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sybylla Donating Member (1000+ posts) Send PM | Profile | Ignore Wed Apr-07-04 04:27 PM
Response to Reply #2
3. Yeah, California wasn't in the list of states in play for Native Americans
I'm in Wisconsin, one of the target states, and I have to say that the Native population has been very quiet in past elections, IMO. I'd love to see them get more involved.
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Zorra Donating Member (1000+ posts) Send PM | Profile | Ignore Wed Apr-07-04 04:37 PM
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4. Repubs are attacking Tom Daschle in South Dakota.
Trying to swing the reservation vote.

Republicans eye American Indian vote
Could play decisive role in Daschle, Thune Senate race
By Carson Walker
Associated Press Writer

PINE RIDGE - Bruce Whalen is trying to persuade people around the Pine Ridge Indian Reservation to do something they just don't do: vote Republican.

The task may seem daunting - if not impossible - in a county where Democrats outnumber Republicans nearly 11-to-1. But Republicans believe the Indian vote could play a decisive role in this year's closely watched Senate race between Senate Democratic Leader Tom Daschle and former GOP Rep. John Thune.

http://www.aberdeennews.com/mld/aberdeennews/news/83746...
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LeahMira Donating Member (1000+ posts) Send PM | Profile | Ignore Wed Apr-07-04 05:04 PM
Response to Reply #4
7. What pandering!
Daschle agreed Indians will play a big role in this year's Senate race. But he said a Democrat is better suited to represent them in the long run and help with issues such as health care, law enforcement and housing.

And exactly what has HE done to improve Indian lives? I'd like to hear that one.

South Dakota's nine Indian reservations could play a role in another closely watched campaign this year: a special election in June to fill the congressional seat that Rep. Bill Janklow gave up after being convicted of manslaughter in a traffic accident.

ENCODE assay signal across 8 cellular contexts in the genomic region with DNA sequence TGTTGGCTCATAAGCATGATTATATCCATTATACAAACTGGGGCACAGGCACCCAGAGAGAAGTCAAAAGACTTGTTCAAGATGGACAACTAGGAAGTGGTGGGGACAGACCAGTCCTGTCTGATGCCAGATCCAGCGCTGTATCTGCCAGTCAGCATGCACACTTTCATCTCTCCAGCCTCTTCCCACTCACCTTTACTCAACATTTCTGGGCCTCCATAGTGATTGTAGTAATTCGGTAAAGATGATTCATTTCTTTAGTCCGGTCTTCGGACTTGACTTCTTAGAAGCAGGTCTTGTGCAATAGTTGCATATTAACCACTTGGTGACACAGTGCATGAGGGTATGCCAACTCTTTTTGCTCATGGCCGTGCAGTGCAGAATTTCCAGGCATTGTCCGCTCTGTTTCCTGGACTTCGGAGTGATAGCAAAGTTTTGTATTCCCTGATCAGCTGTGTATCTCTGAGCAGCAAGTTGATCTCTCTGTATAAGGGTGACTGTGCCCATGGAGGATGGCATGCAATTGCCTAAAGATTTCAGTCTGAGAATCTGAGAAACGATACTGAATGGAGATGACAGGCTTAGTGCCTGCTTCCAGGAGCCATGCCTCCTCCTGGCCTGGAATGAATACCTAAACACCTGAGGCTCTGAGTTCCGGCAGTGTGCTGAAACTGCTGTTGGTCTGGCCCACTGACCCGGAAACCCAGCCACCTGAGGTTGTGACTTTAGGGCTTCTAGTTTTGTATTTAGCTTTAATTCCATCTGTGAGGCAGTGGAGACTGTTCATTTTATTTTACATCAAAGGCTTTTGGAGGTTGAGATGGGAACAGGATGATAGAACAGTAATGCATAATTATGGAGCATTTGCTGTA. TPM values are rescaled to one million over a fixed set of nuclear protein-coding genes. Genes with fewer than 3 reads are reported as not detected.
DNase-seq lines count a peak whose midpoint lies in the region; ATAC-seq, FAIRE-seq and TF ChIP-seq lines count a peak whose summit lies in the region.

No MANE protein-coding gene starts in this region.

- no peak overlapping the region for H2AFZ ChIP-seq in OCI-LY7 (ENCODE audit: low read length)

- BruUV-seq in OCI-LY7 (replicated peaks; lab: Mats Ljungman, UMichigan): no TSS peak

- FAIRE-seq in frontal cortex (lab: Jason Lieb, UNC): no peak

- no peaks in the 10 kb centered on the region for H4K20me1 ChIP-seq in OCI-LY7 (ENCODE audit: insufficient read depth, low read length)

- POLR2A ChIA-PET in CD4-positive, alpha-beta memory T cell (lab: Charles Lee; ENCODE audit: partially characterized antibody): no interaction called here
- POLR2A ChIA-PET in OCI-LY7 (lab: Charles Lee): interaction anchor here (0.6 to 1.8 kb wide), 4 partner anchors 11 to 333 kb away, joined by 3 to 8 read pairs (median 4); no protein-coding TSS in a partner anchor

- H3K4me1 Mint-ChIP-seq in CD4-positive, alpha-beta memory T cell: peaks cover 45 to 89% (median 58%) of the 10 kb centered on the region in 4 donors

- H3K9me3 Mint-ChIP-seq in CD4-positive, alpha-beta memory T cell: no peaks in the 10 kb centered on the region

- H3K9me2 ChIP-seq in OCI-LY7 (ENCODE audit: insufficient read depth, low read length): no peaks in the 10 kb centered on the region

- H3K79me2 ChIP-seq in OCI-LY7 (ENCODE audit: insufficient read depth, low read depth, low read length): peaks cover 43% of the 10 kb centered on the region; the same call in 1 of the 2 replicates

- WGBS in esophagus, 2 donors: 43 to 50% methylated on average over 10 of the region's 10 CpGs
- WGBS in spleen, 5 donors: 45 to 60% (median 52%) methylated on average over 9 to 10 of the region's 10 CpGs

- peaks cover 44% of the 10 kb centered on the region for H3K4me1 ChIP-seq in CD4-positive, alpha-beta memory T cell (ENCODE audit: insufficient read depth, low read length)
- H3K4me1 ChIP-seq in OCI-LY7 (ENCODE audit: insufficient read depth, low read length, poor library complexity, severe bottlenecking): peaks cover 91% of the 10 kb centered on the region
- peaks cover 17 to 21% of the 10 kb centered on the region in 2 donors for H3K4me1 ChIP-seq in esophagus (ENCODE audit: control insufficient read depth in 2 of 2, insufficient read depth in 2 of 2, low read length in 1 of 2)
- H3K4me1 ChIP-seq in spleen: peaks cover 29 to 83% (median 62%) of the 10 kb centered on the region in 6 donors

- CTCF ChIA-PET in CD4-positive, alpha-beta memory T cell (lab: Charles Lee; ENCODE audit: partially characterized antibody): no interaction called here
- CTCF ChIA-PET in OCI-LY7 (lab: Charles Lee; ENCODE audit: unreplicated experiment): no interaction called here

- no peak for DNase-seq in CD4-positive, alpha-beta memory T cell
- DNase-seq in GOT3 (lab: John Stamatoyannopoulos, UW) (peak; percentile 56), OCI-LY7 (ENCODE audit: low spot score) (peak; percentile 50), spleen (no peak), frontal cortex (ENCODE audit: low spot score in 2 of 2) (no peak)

The people on the Pine Ridge have had no love for Janklow for years and years, but somehow he's managed to hang in there until now.

It makes me furious to hear Daschle or any politician talk about treaties keeping the government from doing more to help Indians. As if the government hasn't broken every single treaty it's made with the tribes.

OTOH, Russell Means ought to remember that it was Nixon (a Republican!!!) who replaced termination (for which Means blames any number of his own woes) with at least the concept of self-determination.

And it was Bill Clinton who went to the Pine Ridge with promises that the government would help the people to do what they felt needed to be done for themselves and their children (depicted in the opening scenes of Chris Eyre's film Skins.) Ah, yes, and he was going to designate the Pine Ridge as some sort of enterprise zone and put all kinds of money into economic development. Wasn't that just before the feds put the torch to Alex White Plume's hemp crop for what... the third time?

Frankly, I don't see either party doing much for the Indians, and certainly the Indians not on the Pine Ridge. Nor anywhere else really.

Daschle's OK, but he just went down a peg in my opinion.
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seemslikeadream Donating Member (1000+ posts) Send PM | Profile | Ignore Wed Apr-07-04 04:45 PM
Response to Original message
6. Kucinich had alot of support